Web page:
Wages of Guilt: Memories of War in Germany and Japan

Wages of Guilt: Memories of War in Germany and Japan

Paperback

By (author) Ian Buruma

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  • Publisher: ATLANTIC BOOKS
  • Format: Paperback | 336 pages
  • Dimensions: 128mm x 196mm x 26mm | 340g
  • Publication date: 1 September 2009
  • Publication City/Country: London
  • ISBN 10: 1843549603
  • ISBN 13: 9781843549604
  • Sales rank: 171,763

Product description

In "Wages of Guilt", Ian Buruma explores the duplicity of feeling towards World War II amongst the people of two very different participant countries: Germany and Japan. In this highly original and now classic text, Ian Buruma explores and compares how Germany and Japan have attempted to come to terms with their violent pasts, and investigates the painful realities of living with guilt, and with its denial. As Buruma travels through both countries, he encounters people whose honesty in confronting their past is strikingly brave, and others who astonish by the ingenuity of their evasions of responsibility. In Auschwitz, Berlin, Hiroshima and Tokyo he explores the contradictory attitudes of scholars, politicians and survivors towards World War II and visits the contrasting monuments that commemorate the atrocities of the war. Buruma allows these opposing voices to reveal how an obsession with the past, especially distorted versions of it, continually causes us to question who should indeed pay the wages of guilt.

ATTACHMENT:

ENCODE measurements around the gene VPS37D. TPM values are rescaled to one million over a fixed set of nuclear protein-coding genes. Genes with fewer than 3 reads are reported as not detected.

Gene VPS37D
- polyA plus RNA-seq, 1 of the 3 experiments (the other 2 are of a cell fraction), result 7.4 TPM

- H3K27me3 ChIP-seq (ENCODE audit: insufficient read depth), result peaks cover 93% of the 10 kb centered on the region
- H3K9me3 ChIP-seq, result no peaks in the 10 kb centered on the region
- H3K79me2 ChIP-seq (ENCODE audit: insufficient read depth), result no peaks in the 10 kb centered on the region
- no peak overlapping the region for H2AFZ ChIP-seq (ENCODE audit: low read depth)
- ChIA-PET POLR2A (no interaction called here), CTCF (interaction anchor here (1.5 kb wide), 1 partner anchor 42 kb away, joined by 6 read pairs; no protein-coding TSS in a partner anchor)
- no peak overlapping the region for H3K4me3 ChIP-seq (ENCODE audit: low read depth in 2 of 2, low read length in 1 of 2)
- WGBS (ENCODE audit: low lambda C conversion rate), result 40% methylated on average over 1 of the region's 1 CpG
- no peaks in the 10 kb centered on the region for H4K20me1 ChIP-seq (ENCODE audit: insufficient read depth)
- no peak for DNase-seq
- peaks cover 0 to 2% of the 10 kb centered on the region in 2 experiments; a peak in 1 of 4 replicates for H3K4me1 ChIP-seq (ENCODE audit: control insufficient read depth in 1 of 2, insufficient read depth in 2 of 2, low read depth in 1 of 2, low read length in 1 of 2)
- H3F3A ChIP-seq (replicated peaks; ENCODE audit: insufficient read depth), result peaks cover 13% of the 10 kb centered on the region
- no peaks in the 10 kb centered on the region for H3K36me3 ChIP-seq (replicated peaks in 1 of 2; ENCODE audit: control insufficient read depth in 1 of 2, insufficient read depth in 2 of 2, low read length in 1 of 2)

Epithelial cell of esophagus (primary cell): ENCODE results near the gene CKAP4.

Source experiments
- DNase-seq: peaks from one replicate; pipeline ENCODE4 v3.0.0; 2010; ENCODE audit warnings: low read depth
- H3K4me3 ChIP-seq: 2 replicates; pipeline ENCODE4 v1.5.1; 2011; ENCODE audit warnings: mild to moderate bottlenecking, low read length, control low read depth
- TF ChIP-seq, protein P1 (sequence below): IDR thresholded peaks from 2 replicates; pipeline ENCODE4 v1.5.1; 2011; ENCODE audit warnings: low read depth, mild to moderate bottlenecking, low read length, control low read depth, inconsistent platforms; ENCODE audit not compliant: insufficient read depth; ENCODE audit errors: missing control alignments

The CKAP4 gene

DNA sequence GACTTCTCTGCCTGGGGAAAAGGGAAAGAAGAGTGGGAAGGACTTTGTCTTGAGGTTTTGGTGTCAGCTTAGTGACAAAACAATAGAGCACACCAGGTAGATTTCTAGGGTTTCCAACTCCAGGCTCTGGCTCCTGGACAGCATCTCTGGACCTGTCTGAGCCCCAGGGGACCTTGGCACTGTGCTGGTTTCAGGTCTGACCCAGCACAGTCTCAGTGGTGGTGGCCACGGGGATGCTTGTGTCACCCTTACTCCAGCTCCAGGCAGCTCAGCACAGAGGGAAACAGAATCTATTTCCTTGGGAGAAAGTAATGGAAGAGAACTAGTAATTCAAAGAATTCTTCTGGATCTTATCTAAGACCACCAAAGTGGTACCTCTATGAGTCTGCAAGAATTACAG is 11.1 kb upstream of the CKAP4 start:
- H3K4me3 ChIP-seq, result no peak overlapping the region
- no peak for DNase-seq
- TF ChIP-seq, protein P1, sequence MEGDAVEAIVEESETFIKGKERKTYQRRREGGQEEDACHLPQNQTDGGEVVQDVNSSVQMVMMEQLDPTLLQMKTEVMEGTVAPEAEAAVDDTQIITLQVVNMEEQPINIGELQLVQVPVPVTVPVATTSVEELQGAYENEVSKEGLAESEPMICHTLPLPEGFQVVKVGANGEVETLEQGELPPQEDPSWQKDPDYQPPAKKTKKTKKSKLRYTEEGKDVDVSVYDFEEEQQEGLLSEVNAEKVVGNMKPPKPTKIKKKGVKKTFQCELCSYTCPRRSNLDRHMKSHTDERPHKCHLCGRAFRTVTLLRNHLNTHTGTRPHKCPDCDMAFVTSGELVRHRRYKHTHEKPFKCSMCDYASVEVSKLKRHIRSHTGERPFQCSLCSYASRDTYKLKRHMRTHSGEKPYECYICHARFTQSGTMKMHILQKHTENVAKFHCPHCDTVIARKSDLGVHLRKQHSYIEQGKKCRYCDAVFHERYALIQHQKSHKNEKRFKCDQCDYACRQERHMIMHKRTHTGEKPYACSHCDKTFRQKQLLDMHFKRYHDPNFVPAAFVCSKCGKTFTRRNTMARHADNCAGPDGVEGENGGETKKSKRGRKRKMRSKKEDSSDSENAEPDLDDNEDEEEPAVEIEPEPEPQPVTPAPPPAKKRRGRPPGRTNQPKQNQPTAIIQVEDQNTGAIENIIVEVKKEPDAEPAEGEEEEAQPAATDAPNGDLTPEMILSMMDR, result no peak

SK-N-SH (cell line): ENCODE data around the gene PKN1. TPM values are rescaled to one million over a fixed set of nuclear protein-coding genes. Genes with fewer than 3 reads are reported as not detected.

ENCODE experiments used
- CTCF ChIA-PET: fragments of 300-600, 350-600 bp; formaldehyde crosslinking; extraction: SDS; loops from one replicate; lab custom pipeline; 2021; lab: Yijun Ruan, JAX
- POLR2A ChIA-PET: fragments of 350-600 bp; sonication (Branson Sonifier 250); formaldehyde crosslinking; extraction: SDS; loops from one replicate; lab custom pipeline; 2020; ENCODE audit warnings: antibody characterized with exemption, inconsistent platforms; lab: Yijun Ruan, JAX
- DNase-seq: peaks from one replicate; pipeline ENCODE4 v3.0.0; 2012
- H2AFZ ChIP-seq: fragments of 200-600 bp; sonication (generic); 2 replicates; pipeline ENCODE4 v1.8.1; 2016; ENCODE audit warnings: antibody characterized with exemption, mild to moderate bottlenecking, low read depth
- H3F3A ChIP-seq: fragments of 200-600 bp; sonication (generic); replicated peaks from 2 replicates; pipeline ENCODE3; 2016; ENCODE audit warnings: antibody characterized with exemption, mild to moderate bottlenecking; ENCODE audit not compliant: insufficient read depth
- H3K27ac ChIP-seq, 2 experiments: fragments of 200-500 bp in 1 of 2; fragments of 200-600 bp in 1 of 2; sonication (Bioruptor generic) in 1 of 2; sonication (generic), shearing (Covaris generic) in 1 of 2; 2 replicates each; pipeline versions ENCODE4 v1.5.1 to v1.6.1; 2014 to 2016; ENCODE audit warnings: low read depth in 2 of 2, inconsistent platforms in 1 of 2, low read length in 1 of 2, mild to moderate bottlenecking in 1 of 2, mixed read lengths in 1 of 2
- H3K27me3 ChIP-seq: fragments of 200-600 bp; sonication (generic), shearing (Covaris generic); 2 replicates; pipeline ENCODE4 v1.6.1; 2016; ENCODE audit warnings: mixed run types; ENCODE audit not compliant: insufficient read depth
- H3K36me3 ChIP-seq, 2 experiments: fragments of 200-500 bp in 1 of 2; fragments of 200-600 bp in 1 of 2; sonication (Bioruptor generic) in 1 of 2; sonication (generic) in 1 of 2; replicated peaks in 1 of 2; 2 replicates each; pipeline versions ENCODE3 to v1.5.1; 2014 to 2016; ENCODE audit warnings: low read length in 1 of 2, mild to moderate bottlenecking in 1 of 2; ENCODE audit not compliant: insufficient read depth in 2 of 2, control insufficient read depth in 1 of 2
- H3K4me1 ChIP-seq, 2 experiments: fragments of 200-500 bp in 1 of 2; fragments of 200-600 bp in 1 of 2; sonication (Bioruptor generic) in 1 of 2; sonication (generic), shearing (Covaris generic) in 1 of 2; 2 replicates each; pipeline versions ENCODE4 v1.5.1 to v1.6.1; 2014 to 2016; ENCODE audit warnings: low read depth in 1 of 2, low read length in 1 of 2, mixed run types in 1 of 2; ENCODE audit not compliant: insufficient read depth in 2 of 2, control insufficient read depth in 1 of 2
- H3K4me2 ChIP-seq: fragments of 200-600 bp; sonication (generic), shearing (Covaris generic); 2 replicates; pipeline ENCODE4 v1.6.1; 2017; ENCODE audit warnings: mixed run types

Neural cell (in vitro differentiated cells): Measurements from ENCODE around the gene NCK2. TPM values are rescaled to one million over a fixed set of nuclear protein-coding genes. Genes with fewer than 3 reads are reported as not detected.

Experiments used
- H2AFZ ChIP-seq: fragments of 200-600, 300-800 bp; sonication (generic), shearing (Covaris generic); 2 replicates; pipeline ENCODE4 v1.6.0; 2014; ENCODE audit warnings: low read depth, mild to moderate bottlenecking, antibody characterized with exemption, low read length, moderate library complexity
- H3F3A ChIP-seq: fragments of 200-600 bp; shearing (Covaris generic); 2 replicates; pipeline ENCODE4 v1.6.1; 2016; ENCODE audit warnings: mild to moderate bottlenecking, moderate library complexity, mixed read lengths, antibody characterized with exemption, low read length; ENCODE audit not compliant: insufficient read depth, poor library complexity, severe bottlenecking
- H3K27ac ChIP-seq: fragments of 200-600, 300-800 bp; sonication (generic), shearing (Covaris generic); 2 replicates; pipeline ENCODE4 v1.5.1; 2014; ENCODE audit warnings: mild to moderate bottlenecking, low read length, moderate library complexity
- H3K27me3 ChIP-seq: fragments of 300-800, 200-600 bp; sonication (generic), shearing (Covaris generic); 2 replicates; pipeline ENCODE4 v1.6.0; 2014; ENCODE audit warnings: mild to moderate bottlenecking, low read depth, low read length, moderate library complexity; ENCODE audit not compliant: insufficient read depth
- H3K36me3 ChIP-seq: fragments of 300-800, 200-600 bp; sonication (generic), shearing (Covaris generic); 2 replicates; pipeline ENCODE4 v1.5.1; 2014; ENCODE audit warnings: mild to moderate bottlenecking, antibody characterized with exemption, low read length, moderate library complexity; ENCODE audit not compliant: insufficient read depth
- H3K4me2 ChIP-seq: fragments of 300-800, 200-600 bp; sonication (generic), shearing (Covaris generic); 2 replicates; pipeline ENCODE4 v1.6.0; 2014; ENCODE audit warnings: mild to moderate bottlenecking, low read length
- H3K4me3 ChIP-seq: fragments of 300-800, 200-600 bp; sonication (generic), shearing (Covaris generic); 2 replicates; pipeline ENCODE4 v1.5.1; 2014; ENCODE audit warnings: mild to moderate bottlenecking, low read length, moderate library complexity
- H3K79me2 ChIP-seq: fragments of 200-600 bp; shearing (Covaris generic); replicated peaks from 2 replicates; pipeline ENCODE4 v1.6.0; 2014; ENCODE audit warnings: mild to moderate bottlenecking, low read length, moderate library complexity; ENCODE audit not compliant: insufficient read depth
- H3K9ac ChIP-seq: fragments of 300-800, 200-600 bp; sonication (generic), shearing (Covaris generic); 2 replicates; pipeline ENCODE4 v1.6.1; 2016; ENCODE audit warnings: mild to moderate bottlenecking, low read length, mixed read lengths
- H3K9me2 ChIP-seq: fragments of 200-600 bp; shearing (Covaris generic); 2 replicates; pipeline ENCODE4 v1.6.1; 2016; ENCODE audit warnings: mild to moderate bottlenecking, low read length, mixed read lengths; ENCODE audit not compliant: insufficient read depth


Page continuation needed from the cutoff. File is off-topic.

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Author information

Ian Buruma is the Henry R. Luce Professor of Human Rights and Journalism at Bard College in New York state. His previous books include God's Dust, Bad Elements, Anglomania and Murder in Amsterdam, which won the Los Angeles Times Book Prize for Best Current Interest Book and was shortlisted for The Samuel Johnson Prize. He was the recipient of the 2008 Shorenstein Journalism Award, which honoured him for his distinguished body of work, and the 2008 Erasmus Prize.

Review quote

"'A comparative study of great subtlety and intelligence' Spectator * 'A profound book' Hugh Trevor-Roper, Sunday Telegraph 'Absorbing and sometimes surprising' A. C. Grayling, Financial Times 'Buruma's sensitive account... is most disturbing to read. I strongly recommend [this] unusual book.' Sunday Times"